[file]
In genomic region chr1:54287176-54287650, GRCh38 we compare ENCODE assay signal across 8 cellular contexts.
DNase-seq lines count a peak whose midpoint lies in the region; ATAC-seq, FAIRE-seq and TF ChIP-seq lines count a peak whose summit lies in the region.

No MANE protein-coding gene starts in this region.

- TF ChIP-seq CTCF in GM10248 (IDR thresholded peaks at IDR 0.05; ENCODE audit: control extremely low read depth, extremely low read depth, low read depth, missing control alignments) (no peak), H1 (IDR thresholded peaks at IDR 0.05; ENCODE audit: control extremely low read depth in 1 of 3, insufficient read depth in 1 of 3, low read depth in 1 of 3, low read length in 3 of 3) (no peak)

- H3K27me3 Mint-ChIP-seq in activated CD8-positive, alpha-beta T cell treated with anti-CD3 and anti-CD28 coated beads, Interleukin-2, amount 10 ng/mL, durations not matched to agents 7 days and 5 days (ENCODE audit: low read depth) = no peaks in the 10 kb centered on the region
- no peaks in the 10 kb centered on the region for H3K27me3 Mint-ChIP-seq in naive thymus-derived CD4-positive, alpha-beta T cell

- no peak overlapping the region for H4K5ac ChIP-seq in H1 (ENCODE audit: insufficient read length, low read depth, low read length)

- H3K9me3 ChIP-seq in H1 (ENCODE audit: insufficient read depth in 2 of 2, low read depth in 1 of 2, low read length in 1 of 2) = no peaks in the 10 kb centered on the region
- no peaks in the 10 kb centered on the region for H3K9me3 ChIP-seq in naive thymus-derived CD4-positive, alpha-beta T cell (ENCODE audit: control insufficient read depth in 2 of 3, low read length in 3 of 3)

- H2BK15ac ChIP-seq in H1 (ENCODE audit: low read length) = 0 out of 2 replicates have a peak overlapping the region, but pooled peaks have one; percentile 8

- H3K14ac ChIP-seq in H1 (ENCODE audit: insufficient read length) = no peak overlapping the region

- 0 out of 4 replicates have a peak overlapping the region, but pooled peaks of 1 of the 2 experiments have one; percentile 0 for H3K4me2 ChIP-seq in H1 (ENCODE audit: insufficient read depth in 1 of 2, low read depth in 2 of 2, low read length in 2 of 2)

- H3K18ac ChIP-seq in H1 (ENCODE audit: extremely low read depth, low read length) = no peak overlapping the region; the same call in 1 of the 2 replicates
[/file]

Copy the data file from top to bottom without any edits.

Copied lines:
In genomic region chr1:54287176-54287650, GRCh38 we compare ENCODE assay signal across 8 cellular contexts.
DNase-seq lines count a peak whose midpoint lies in the region; ATAC-seq, FAIRE-seq and TF ChIP-seq lines count a peak whose summit lies in the region.

No MANE protein-coding gene starts in this region.

- TF ChIP-seq CTCF in GM10248 (IDR thresholded peaks at IDR 0.05; ENCODE audit: control extremely low read depth, extremely low read depth, low read depth, missing control alignments) (no peak), H1 (IDR thresholded peaks at IDR 0.05; ENCODE audit: control extremely low read depth in 1 of 3, insufficient read depth in 1 of 3, low read depth in 1 of 3, low read length in 3 of 3) (no peak)

- H3K27me3 Mint-ChIP-seq in activated CD8-positive, alpha-beta T cell treated with anti-CD3 and anti-CD28 coated beads, Interleukin-2, amount 10 ng/mL, durations not matched to agents 7 days and 5 days (ENCODE audit: low read depth) = no peaks in the 10 kb centered on the region
- no peaks in the 10 kb centered on the region for H3K27me3 Mint-ChIP-seq in naive thymus-derived CD4-positive, alpha-beta T cell

- no peak overlapping the region for H4K5ac ChIP-seq in H1 (ENCODE audit: insufficient read length, low read depth, low read length)

- H3K9me3 ChIP-seq in H1 (ENCODE audit: insufficient read depth in 2 of 2, low read depth in 1 of 2, low read length in 1 of 2) = no peaks in the 10 kb centered on the region
- no peaks in the 10 kb centered on the region for H3K9me3 ChIP-seq in naive thymus-derived CD4-positive, alpha-beta T cell (ENCODE audit: control insufficient read depth in 2 of 3, low read length in 3 of 3)

- H2BK15ac ChIP-seq in H1 (ENCODE audit: low read length) = 0 out of 2 replicates have a peak overlapping the region, but pooled peaks have one; percentile 8

- H3K14ac ChIP-seq in H1 (ENCODE audit: insufficient read length) = no peak overlapping the region

- 0 out of 4 replicates have a peak overlapping the region, but pooled peaks of 1 of the 2 experiments have one; percentile 0 for H3K4me2 ChIP-seq in H1 (ENCODE audit: insufficient read depth in 1 of 2, low read depth in 2 of 2, low read length in 2 of 2)

- H3K18ac ChIP-seq in H1 (ENCODE audit: extremely low read depth, low read length) = no peak overlapping the region; the same call in 1 of the 2 replicates